Another mechanic that supports this illusion of choice, is the levelling up system. Each area has a different level set to it, meaning your enemies are typically stronger. To defeat these enemies, you must be at least three levels below their own, depending on the difficulty setting. It seems that this tries to support some sort of linear structure in the game, allowing you to only access certain quests at certain points. However, you can gain XP through fighting, side missions, and a few different ways but one thing is evident, you do not earn enough from the main story to progress. It is even the case that one point in Origins there is a ten-level jump from one area to the next. This forces the player to play through side missions and to explore the map, which soon becomes a tedious, grinding experience. Ubisoft sold Origins and Odyssey as games that can allow the player to create their own story, however, this is not the case. It is clear that the gameplay time was meant to last for a while but forcing the player to either spend real money or churn hours into the game to progress, isn’t how a game should work. Players should be able to do these things of their own free will and if you create good enough content, players will.
Where’re the good characters going?
AC is known for great characters, but ever since Ezio, most protagonists and supporting characters have one game each of development before disappearing into the background. They do sometimes appear in other games and medias adding to their development, but it is often minimal. There is a range of characters that stick in mind Leonardo Da Vinci (ACII – Revelations), Elise (Unity), and Aya (Origins), who have great backstories explored and often create memorable moments. The new RPG style of the game seems to often to make these characters fall into the background more and more, often becoming a motionless avatar on your ship. Reminding you that there but not exploring them.
The dialogue tree doesn’t help with this, although you can create your version of Alexios or Kassandra, for me they were bland and most of their personality is shown through their fighting. I feel with a linear narrative these could have been made more interesting rather than creating multiple varieties of the same character. Although not all linear stories helped character development, the Frye Twins in Syndicate being the perfect example. Jacob Frye an interesting and deep character in the expanded lore, is failed to be explored in the game, creating an image of a brute with little to no personality instead. It is often the case in AC that the characters seem to be meant for much more but often become forgettable faces.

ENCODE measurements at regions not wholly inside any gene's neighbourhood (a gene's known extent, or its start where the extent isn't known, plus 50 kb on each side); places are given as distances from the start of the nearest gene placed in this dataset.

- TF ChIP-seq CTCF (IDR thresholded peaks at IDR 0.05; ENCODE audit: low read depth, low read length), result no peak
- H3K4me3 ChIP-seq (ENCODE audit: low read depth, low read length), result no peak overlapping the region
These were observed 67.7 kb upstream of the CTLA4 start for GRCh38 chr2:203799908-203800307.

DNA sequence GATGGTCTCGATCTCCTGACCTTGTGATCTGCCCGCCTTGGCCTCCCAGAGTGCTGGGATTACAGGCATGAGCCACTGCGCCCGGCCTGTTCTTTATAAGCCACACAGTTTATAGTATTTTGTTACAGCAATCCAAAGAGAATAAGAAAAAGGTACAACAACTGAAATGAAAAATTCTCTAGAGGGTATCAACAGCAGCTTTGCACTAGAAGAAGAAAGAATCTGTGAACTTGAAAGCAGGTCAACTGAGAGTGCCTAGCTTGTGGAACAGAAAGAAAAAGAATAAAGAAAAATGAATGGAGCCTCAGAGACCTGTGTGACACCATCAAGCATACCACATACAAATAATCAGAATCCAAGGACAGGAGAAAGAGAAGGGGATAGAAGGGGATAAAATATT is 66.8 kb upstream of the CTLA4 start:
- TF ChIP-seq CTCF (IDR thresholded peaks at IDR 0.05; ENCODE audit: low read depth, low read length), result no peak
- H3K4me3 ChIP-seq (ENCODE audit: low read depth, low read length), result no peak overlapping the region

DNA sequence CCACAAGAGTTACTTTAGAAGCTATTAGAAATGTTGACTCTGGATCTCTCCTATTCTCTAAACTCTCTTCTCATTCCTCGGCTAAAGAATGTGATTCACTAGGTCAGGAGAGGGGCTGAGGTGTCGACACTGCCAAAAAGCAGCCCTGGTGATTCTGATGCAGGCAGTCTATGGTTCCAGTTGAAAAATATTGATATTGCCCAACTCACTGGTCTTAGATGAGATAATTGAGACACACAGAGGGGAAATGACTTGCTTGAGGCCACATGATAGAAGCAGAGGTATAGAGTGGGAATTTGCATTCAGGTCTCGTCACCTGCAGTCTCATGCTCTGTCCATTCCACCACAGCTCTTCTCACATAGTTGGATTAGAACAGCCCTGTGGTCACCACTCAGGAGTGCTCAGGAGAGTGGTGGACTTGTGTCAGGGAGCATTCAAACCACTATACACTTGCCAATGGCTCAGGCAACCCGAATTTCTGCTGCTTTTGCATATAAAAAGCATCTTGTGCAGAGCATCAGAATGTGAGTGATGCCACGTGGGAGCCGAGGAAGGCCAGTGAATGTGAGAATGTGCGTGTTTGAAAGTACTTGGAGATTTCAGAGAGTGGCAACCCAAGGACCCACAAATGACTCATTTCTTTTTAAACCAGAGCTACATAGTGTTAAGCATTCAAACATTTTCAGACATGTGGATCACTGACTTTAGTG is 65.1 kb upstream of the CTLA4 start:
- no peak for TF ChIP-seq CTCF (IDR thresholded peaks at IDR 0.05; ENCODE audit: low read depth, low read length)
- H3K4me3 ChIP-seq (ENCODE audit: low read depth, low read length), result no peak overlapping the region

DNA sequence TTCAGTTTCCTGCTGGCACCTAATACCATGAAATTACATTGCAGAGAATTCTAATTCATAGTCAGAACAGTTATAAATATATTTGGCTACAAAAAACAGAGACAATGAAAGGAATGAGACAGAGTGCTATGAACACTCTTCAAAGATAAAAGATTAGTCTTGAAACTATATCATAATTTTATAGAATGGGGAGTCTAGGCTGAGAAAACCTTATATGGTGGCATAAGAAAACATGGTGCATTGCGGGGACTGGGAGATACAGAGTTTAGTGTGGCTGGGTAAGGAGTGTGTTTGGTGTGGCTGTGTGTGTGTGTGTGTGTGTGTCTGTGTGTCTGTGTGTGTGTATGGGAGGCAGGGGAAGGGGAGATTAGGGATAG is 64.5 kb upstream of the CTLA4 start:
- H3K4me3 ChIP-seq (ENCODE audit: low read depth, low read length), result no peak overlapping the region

A franchise that spans 10+ games, comics, novels, and animation is going to have flaws and things that people don’t like. AC games were something I never had an issue putting of putting hours into but after 90 hours of gameplay of Odyssey and still not completing the base game, I just cannot seem to find the motivation to carry on. I have little issue with the new style of gameplay if it’s filled with engaging stories and characters. Despite its flaw, Origins¸ is one of my favourite titles and has a great main story that links well to the rest of the AC universe. However, Odyssey seems more focused on keeping you playing for longer by constantly chucking stuff at you to do, weekly side missions, a new DLC every month. Which is furthered by a horrendous levelling up system that may mean you are not ready to face the challenges ahead. The AC franchise has certainly had its ups and down but if Ubisoft carries on with this focus of style over substance and quantity over quality, it is going to continue to struggle.